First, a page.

We’re All in This Together: Motivation Post #2

How do you keep yourself motivated? We all like to have written, but find it hard to stay motivated to write.

Yesterday several children’s writers weighed in on how they stay motivated. Today, Alayne Kay Christian gives several tips for staying motivated.

Alayne Kay Christian

Author of “Butterfly Kisses for Grandma and Grandpa”

http://alaynekaychristian.wordpress.com/

Some words my thesaurus gives for “motivated” are inspired, stimulated and encouraged. Some antonyms for those words are demotivated, uninspired, depressed and discouraged.

When it comes to writing, do you ever feel demotivated? Discouraged? Uninspired? Depressed or frustrated? What might be behind those feelings? Following are ten obstacles to consider when you lack the motivation to write. I have listed a few ways to combat each obstacle. Can you find some other ways?

1. Fear

List the beliefs, thoughts, events, situations etc. that are behind the fear and find a way around those obstacles.

2. Lack of Knowledge

Take classes; read; ask questions; participate in writing community discussions; join a group like Julie Hedlund’s 12 x 12; attend conferences; join a critique group; read blogs.

3. Lack of Ideas

Join Tara Lazar’s PiBoIdMo; start an idea file; live life thinking like a writer – eventually you’ll hardly go through a day without hearing, seeing, smelling, tasting or feeling something that sparks an idea; ask other writers how they get ideas. This is a common question in author interviews, so read interviews.

4. Rejections

Read “We’re All in This Together” posts on rejection (post #1 and post #2) and my post on TWELVE METHODS FOR COPING WITH REJECTIONS.

5. Other People’s Successes

Instead of letting the green-eyed monster frustrate, discourage or depress you, do something nice. Congratulate the other writers. Buy their books. Share their success on your blog or elsewhere. Let their success inspire you. Believe the same is possible for you.

6. Feeling Overwhelmed or Overloaded

Take a break by doing enjoyable things that you have not allowed yourself to do for a long time. Cut yourself some slack and prioritize. Are all those “shoulds” spinning around your head really that important? See time management link in #10 this post. Journal, meditate, vent to someone that you know truly understands.

7. Distractions

Set limits on social media and other computer distractions. Find a place and time to write that is void of distractions. Are you a distracted mom? See Marcie’s “Mom’s Write” series.

8. Writing for the Wrong Reasons

Ask yourself why you are writing. If it is to become famous or make lots of money, those reasons might not be enough to motivate you after you’ve received a few rejections. They might not be enough to motivate you away from distractions. There has to be something in it that makes you want to write no matter what. Even if no one ever reads it, you are compelled to write. What makes you love writing? According to my Webster’s Dictionary, the definition for motivate is “To provide with a motive.” The definition of motive is “Something (as a need or desire) that causes a person to act.” What is your motive for writing?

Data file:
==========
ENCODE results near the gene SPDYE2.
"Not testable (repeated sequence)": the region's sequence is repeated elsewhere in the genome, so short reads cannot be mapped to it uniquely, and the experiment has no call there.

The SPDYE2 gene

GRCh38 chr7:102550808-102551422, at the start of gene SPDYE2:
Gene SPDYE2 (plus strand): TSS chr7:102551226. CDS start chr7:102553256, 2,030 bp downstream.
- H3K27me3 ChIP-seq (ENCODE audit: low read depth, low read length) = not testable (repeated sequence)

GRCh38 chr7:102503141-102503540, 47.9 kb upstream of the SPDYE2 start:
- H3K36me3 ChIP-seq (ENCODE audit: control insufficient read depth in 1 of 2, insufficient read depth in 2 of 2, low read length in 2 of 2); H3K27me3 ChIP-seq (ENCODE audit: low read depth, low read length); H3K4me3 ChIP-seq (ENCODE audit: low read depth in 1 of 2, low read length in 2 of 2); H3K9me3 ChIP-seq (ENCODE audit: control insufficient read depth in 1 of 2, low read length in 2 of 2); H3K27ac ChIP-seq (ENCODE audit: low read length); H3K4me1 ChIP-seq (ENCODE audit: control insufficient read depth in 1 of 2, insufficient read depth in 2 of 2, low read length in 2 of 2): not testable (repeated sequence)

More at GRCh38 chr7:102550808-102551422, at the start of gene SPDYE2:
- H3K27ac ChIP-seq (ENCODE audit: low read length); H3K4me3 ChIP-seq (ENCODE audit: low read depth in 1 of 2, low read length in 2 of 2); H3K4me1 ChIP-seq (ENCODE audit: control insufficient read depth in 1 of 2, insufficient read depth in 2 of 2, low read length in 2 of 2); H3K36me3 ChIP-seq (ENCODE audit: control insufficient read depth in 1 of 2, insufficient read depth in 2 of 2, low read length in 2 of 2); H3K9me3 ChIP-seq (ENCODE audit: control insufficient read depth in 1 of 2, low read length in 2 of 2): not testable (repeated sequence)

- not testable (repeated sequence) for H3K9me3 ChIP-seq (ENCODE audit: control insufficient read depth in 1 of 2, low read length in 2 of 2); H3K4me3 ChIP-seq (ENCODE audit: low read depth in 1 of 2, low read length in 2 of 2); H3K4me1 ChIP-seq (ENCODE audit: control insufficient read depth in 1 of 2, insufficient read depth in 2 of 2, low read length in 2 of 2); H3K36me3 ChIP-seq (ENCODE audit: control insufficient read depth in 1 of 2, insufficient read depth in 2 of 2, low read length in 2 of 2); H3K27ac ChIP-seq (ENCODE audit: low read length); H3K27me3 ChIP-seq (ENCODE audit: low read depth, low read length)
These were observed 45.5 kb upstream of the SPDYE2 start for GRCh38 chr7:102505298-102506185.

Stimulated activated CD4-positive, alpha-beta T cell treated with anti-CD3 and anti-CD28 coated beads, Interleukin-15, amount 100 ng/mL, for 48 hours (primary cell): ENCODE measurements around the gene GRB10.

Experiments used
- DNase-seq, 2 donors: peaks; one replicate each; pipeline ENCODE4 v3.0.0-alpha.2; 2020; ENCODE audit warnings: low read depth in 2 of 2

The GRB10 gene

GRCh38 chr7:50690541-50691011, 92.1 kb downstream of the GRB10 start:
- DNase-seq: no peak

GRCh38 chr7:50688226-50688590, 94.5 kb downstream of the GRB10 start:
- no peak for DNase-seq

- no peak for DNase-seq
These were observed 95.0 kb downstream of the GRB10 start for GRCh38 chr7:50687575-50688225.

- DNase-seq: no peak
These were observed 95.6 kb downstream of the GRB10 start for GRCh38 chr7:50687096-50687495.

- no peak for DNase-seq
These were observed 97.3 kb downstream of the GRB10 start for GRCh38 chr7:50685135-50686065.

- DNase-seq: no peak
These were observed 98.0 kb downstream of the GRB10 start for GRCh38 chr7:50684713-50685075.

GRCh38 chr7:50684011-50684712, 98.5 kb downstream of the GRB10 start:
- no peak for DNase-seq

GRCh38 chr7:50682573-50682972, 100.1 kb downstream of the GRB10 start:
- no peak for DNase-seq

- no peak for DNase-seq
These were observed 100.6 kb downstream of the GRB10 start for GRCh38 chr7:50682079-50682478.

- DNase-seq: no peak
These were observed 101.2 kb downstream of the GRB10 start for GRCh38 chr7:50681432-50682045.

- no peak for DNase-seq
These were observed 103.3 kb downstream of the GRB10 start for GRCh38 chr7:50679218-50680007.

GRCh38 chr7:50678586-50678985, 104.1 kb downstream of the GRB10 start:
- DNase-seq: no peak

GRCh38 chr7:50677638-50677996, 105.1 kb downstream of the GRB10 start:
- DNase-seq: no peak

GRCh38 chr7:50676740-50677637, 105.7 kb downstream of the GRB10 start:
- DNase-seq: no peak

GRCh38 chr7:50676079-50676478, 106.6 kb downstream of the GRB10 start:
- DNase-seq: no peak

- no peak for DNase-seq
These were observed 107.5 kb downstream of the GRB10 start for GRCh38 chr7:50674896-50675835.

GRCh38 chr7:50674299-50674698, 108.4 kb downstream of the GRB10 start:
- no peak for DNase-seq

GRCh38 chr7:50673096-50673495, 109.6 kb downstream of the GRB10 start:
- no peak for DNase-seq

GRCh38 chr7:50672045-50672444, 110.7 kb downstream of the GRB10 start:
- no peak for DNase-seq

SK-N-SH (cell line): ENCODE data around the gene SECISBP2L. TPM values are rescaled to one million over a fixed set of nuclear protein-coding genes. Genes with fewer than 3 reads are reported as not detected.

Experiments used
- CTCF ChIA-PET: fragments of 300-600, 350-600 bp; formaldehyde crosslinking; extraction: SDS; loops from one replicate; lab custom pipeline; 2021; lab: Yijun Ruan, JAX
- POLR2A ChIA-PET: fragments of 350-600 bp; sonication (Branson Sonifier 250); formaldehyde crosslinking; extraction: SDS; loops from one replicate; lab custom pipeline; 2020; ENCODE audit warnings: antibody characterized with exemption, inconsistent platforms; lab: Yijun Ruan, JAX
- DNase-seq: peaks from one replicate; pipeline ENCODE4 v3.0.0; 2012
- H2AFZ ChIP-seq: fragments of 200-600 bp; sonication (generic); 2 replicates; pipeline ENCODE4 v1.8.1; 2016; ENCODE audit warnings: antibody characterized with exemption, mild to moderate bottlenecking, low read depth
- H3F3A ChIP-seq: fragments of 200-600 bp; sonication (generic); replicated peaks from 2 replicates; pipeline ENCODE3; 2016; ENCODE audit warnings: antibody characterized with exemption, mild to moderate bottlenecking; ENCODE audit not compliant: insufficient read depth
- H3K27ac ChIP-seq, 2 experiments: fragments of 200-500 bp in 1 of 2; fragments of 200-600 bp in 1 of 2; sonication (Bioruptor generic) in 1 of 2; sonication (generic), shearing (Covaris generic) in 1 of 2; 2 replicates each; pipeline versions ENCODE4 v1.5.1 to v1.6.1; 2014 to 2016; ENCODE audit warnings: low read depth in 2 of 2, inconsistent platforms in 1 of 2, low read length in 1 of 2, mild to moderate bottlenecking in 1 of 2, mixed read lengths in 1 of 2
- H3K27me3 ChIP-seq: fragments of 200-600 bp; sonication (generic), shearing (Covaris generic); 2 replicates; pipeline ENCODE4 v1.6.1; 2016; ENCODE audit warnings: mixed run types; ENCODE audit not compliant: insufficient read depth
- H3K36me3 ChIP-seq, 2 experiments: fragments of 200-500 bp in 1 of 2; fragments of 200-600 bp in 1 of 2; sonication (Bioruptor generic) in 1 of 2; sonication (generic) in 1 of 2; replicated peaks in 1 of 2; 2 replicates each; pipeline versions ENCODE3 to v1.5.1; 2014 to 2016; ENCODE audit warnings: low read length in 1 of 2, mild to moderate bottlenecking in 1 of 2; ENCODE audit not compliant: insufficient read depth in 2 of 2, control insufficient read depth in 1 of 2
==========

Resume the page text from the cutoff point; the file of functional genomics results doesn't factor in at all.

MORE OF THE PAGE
9. Beating a Dead Horse

After sending the same story to your critique group twenty times, you might feel like you are beating a dead horse. After getting twenty rejections for the same manuscript, you might feel like you are beating dead horse. When going around in circles editing the same old five stories, you might feel like you are beating five dead horses. Try putting the dead horses away for a while and start writing five fresh stories.

10. No Time

Look at your time realistically. Are you trying to fit a 72-hour day into 12 hours? If so, you have too much on your plate and something must go. What will it be? When considering this, the first place to look is time wasters. Check out these time management tools

 

Your turn: What keeps you motivated when things in your writing life get tough?

 

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Comments

  1. This is a great post. And I didn’t know about Marcie’s Mom’s Write series. Thanks for sharing! 🙂

  2. There’s soooo much good stuff here, Alayne. Thanks, coach!

  3. Excellent tips and summary from yesterday’s post. #5 and #7 resonated with me the most. Thanks Marcie!

  4. A great list of motivational tips. Thanks for mentioning PiBoIdMo. Even though I am often too busy organizing it to reach my own goal of 30 ideas, it always turns out to be my most productive month. I’m so deep into it all, that I end up writing great manuscripts in November.

    • Glad you liked the tips, Tara. I had to share PiBoIdMo because the gift that we give ourselves (as an extension of your gift – the challenge and group)when we work to come up with our daily idea is a gift that lasts all year long. Even if participants turn only a third of their ideas into PBs, that is 10 books in one year!

    • Thanks, Tara! I do think so many of us are motivated by challenges, like yours. A very productive month can help keep us going the rest of the year. 🙂 And by the way, I LOOOOOVE MONSTORE!

  5. Thanks, Marcie! I can’t believe that I forgot to mention Sub Six as a good group to join – so glad the other “We’re All in This Together” authors mentioned it in yesterday’s motivation post.

Trackbacks

  1. […] stories and tips from Sue Heavenrich, Carol Munro, Vivian Kirkfield, and Marcie Flinchum Atkins. Part Two features the one and only ME. In this guest post, I offer ten common obstacles to staying motivated […]